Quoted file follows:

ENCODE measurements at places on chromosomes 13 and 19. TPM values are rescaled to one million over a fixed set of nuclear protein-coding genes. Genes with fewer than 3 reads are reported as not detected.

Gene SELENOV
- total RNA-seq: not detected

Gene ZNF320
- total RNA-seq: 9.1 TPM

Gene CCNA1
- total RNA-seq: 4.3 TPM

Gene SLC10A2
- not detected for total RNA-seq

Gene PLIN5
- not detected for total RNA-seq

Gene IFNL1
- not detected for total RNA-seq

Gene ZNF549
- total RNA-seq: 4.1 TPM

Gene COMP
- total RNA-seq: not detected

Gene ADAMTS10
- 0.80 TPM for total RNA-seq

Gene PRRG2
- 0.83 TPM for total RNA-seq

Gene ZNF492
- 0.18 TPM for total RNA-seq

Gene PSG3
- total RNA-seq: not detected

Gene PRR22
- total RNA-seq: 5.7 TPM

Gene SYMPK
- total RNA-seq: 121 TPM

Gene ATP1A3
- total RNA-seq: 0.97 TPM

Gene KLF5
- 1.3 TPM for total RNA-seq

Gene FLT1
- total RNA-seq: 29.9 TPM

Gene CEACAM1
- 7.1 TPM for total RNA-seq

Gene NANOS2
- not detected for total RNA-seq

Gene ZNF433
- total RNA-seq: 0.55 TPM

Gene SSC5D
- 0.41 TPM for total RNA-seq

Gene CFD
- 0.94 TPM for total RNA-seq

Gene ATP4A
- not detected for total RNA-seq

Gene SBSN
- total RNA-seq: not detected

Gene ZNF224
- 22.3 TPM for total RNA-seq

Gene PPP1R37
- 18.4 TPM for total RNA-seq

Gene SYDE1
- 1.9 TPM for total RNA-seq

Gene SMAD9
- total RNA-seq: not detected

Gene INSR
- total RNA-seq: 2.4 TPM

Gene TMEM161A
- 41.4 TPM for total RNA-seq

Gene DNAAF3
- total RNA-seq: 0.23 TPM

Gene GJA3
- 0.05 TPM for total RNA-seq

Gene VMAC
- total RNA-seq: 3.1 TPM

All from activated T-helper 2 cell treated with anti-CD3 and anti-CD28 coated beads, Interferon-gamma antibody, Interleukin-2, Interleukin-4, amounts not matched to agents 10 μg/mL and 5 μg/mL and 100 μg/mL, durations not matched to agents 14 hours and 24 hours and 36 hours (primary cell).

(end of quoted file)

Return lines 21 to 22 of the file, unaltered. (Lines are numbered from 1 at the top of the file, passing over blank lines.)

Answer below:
- 0.83 TPM for total RNA-seq

Gene ZNF492